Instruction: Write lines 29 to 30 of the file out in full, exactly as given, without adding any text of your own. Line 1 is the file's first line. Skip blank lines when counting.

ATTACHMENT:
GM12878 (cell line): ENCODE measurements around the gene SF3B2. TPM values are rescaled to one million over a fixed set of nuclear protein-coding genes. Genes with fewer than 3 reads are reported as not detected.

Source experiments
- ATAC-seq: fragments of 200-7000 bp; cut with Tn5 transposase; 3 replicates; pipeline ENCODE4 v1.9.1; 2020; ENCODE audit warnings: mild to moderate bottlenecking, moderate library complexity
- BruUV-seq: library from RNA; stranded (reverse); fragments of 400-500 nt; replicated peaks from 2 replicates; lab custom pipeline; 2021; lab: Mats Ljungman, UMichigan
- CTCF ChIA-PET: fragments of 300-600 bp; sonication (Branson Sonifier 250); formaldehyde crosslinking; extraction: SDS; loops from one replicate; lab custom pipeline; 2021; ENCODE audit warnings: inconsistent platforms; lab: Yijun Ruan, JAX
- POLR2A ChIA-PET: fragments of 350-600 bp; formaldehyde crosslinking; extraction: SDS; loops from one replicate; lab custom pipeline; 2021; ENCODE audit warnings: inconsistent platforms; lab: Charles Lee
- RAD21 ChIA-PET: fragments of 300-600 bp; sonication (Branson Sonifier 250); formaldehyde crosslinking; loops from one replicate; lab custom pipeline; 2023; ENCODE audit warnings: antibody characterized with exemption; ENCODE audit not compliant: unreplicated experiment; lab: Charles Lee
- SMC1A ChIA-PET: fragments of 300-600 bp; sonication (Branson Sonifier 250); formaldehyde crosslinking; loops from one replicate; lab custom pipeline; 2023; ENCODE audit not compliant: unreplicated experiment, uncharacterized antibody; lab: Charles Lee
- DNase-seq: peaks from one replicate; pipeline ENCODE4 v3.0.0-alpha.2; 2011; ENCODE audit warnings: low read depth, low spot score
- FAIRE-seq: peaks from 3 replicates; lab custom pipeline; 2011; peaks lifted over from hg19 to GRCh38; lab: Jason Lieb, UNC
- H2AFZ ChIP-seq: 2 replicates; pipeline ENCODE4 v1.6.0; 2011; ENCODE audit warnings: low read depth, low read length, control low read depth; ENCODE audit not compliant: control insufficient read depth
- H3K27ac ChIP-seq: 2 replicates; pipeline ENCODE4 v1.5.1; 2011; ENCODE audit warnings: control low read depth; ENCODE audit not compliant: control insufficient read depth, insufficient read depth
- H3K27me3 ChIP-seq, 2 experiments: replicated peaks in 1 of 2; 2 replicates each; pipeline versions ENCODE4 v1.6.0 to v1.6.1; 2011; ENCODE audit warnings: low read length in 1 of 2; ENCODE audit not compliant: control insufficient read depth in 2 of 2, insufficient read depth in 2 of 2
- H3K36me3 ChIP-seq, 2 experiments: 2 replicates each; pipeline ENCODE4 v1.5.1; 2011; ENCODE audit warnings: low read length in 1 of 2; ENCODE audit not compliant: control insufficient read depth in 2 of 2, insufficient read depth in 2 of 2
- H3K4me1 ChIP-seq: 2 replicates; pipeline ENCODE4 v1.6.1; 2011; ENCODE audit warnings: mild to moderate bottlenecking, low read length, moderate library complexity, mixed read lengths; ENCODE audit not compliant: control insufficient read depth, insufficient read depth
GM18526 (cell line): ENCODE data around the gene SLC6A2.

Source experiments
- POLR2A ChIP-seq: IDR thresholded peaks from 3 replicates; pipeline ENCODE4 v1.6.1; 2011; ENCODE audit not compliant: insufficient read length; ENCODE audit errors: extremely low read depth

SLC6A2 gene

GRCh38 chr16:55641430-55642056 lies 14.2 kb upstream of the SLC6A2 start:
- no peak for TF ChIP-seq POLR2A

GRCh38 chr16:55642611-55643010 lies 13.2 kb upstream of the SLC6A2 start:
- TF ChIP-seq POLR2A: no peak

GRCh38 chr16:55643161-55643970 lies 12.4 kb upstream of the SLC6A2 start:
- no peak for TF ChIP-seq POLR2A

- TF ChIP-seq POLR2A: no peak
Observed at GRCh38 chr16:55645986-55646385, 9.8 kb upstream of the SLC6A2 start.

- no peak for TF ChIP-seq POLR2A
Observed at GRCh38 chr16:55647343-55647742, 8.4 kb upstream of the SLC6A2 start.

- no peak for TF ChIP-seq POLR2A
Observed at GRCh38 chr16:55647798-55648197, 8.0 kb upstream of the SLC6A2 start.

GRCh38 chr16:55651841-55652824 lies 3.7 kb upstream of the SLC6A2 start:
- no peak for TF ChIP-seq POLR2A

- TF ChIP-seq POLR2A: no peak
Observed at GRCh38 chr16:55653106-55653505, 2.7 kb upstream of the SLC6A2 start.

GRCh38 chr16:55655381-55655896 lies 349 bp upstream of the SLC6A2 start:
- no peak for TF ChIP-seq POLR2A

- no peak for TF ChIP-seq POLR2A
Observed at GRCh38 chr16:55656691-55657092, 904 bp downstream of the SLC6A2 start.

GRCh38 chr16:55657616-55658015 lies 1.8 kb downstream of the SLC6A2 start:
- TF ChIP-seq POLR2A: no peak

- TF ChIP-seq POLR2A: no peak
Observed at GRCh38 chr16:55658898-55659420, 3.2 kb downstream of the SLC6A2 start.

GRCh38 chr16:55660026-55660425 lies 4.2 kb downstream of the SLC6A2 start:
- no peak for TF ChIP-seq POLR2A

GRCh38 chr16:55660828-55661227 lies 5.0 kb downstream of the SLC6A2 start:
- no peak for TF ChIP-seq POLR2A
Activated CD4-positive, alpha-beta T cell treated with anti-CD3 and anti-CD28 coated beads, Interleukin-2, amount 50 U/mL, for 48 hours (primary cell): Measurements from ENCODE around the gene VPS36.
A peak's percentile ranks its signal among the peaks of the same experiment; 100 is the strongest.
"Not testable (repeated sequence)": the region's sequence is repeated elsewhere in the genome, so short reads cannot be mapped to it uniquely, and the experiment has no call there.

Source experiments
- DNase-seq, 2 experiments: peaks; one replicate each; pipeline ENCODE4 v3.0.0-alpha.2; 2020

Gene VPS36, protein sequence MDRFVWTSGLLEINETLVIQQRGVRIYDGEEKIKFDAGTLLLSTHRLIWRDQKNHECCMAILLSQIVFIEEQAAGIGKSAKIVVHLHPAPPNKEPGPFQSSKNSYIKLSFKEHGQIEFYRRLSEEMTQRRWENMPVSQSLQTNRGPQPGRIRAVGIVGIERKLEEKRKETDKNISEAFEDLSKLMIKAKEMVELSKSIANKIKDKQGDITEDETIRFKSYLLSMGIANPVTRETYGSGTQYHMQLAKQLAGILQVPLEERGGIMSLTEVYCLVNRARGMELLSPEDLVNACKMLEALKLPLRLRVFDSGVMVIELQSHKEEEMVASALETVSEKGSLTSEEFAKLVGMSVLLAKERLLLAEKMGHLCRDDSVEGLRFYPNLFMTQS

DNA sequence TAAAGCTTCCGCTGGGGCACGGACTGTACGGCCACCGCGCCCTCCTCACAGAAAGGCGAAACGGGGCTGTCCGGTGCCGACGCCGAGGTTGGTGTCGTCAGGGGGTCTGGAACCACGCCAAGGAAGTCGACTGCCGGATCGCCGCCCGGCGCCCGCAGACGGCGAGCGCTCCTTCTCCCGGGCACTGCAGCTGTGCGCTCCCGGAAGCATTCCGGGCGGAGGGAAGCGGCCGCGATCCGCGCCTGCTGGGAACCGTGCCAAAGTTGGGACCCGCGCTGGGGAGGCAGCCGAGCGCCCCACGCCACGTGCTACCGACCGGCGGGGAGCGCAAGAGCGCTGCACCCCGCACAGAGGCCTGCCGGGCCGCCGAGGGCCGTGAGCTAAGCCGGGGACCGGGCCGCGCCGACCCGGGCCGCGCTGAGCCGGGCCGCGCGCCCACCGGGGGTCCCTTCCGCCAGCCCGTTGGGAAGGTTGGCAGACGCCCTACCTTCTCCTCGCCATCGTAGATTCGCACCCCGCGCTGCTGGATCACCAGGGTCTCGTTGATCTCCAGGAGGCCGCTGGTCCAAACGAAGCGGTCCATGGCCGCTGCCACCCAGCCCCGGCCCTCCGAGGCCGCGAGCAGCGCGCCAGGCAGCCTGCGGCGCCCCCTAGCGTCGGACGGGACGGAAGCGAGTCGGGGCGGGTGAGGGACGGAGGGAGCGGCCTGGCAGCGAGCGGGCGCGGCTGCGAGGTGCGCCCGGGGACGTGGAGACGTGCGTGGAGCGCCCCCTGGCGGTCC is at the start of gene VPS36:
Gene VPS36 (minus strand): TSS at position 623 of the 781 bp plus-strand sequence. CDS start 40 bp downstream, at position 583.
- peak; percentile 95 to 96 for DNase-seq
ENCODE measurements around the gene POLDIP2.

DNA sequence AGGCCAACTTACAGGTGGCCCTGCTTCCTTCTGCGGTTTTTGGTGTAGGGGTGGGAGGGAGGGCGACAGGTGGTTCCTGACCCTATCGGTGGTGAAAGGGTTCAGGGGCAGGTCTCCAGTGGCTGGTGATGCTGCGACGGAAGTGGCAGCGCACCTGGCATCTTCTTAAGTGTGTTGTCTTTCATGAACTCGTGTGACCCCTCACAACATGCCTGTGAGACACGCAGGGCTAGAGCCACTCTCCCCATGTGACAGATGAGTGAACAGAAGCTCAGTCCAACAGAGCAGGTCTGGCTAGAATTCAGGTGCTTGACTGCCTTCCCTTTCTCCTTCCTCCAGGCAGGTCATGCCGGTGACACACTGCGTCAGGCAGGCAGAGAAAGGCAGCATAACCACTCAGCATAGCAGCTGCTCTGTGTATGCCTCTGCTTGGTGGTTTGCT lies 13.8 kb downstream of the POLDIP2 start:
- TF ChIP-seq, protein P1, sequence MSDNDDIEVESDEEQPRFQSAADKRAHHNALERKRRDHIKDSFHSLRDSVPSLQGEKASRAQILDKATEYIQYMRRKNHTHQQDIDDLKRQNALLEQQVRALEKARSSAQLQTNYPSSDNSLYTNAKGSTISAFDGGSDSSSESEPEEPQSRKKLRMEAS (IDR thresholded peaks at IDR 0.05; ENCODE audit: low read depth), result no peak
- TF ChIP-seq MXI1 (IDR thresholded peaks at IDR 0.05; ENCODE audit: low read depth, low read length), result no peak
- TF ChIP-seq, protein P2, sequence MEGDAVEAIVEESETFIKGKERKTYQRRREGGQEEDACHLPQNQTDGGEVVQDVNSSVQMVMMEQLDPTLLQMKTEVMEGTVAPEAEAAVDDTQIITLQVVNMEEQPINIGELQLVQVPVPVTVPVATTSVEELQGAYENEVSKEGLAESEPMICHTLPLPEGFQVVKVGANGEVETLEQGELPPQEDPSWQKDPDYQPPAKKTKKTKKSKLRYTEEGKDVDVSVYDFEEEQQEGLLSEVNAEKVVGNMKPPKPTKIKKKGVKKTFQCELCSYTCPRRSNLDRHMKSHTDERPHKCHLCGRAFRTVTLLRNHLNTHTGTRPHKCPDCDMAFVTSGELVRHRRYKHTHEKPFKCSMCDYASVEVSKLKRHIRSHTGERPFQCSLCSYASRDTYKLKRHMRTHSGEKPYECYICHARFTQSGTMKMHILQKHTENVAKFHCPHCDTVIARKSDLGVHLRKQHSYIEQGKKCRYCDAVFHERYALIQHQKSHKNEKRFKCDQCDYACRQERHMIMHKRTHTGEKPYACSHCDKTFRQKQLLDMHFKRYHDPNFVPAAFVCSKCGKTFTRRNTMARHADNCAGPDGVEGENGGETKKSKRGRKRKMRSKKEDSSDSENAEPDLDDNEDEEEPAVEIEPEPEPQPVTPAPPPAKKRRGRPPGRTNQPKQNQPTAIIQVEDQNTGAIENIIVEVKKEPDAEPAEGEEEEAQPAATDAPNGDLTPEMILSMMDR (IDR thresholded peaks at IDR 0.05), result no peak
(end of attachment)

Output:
Observed at GRCh38 chr16:55647343-55647742, 8.4 kb upstream of the SLC6A2 start.

- no peak for TF ChIP-seq POLR2A